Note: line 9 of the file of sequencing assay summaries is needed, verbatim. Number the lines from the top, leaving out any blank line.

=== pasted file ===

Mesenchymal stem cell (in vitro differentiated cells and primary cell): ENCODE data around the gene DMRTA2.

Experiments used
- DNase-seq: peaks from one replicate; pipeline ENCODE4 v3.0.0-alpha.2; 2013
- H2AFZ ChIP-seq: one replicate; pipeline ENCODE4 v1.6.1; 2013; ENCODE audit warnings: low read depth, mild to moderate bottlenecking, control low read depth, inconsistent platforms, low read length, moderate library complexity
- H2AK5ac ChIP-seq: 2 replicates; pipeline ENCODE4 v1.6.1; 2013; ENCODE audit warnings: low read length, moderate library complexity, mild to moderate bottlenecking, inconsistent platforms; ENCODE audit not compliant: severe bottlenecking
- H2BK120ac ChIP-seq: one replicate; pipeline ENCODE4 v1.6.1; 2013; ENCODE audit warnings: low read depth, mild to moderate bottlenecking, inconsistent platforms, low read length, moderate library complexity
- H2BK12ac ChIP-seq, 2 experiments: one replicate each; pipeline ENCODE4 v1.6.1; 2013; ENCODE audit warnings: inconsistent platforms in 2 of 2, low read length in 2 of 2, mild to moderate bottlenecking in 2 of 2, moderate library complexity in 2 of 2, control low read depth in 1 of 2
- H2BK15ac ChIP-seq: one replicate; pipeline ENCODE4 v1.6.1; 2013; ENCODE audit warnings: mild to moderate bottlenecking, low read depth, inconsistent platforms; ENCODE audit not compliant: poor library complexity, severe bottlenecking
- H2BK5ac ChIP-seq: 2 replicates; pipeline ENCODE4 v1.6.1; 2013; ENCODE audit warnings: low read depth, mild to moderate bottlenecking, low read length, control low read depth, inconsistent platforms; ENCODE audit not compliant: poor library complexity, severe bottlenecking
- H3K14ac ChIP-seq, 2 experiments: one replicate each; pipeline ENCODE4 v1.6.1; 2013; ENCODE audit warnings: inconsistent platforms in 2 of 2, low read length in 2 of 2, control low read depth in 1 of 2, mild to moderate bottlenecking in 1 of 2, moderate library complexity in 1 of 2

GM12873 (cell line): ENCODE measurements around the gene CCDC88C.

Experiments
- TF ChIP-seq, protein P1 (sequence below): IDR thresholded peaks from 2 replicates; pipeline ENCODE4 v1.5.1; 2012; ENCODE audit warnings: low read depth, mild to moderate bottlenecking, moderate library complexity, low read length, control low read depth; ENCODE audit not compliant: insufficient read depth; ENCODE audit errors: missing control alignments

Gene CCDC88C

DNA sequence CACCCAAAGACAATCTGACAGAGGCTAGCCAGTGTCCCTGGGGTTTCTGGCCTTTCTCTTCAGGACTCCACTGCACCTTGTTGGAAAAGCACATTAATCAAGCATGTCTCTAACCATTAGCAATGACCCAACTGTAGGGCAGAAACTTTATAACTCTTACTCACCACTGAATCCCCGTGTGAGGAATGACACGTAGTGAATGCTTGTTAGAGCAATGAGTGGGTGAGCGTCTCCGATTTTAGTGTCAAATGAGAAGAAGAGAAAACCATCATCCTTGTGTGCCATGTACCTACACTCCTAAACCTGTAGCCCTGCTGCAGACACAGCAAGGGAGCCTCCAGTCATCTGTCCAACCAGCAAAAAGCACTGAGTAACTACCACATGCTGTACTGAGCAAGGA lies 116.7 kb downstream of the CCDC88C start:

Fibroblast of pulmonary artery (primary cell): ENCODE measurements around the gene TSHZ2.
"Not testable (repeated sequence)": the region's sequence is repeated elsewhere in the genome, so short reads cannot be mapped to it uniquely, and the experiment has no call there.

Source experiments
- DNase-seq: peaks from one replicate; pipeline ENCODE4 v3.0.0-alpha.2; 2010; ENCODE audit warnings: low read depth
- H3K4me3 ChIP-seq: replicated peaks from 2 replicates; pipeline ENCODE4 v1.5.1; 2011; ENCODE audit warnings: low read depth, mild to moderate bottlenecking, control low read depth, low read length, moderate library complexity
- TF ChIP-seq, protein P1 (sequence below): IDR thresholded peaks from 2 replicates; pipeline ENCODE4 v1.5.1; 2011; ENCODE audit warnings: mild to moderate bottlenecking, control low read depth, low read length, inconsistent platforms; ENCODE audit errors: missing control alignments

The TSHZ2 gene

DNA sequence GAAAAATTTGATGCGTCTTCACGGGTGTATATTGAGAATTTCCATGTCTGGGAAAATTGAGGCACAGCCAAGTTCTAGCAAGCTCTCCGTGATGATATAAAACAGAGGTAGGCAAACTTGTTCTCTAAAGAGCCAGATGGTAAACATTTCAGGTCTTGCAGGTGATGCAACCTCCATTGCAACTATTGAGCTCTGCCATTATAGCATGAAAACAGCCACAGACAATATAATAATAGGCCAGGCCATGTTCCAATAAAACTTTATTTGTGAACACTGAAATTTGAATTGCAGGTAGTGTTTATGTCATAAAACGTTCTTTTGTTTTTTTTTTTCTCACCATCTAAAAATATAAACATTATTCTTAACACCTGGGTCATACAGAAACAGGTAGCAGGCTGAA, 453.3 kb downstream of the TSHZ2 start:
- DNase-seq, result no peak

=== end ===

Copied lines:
- H2BK5ac ChIP-seq: 2 replicates; pipeline ENCODE4 v1.6.1; 2013; ENCODE audit warnings: low read depth, mild to moderate bottlenecking, low read length, control low read depth, inconsistent platforms; ENCODE audit not compliant: poor library complexity, severe bottlenecking